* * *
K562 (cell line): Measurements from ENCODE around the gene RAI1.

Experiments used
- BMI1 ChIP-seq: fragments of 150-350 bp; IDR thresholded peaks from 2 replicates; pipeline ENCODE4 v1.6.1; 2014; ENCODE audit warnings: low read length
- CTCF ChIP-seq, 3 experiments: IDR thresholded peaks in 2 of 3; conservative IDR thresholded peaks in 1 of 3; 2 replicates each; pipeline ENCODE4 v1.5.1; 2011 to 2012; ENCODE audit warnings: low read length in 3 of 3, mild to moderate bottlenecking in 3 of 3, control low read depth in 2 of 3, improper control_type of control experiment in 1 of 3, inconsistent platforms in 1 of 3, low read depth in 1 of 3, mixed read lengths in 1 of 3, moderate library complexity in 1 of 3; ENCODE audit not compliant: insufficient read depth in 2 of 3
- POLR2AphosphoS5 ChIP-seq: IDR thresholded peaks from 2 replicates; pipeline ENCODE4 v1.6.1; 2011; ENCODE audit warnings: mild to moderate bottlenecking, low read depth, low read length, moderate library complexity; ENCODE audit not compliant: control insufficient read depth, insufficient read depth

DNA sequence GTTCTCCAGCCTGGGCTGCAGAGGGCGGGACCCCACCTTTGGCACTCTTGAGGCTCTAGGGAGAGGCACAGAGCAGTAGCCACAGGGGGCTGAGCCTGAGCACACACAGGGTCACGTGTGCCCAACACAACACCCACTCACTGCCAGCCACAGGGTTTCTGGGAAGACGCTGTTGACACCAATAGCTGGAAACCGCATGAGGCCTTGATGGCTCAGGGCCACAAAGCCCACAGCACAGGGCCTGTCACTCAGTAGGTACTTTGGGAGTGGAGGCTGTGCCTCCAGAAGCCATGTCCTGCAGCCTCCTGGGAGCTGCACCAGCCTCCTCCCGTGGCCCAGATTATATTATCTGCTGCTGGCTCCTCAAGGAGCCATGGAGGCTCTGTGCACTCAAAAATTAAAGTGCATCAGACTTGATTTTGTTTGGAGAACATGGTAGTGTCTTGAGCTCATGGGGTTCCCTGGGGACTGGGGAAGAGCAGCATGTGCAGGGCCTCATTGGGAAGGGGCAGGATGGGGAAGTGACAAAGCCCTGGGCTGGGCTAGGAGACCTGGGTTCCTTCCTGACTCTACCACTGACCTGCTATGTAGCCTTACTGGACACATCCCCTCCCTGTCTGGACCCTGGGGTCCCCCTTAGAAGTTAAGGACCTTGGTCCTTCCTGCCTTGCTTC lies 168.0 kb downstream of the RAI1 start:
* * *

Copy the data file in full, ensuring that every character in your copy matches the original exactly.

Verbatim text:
K562 (cell line): Measurements from ENCODE around the gene RAI1.

Experiments used
- BMI1 ChIP-seq: fragments of 150-350 bp; IDR thresholded peaks from 2 replicates; pipeline ENCODE4 v1.6.1; 2014; ENCODE audit warnings: low read length
- CTCF ChIP-seq, 3 experiments: IDR thresholded peaks in 2 of 3; conservative IDR thresholded peaks in 1 of 3; 2 replicates each; pipeline ENCODE4 v1.5.1; 2011 to 2012; ENCODE audit warnings: low read length in 3 of 3, mild to moderate bottlenecking in 3 of 3, control low read depth in 2 of 3, improper control_type of control experiment in 1 of 3, inconsistent platforms in 1 of 3, low read depth in 1 of 3, mixed read lengths in 1 of 3, moderate library complexity in 1 of 3; ENCODE audit not compliant: insufficient read depth in 2 of 3
- POLR2AphosphoS5 ChIP-seq: IDR thresholded peaks from 2 replicates; pipeline ENCODE4 v1.6.1; 2011; ENCODE audit warnings: mild to moderate bottlenecking, low read depth, low read length, moderate library complexity; ENCODE audit not compliant: control insufficient read depth, insufficient read depth

DNA sequence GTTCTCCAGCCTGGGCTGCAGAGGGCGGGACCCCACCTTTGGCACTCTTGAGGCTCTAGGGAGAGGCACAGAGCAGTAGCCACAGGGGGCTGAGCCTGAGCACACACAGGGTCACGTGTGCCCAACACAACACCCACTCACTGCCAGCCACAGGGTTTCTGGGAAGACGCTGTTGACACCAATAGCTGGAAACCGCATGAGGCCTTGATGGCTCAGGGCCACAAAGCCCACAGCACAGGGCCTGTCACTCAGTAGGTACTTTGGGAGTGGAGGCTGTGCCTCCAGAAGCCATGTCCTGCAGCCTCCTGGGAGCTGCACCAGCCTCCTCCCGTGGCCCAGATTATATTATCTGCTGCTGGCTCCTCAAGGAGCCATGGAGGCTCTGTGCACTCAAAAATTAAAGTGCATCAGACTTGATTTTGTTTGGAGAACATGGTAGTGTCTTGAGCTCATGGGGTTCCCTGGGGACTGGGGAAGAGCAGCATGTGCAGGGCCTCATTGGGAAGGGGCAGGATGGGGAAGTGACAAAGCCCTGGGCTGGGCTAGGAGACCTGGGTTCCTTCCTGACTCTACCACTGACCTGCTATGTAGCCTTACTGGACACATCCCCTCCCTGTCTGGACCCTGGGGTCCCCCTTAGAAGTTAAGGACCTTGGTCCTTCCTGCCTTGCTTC lies 168.0 kb downstream of the RAI1 start: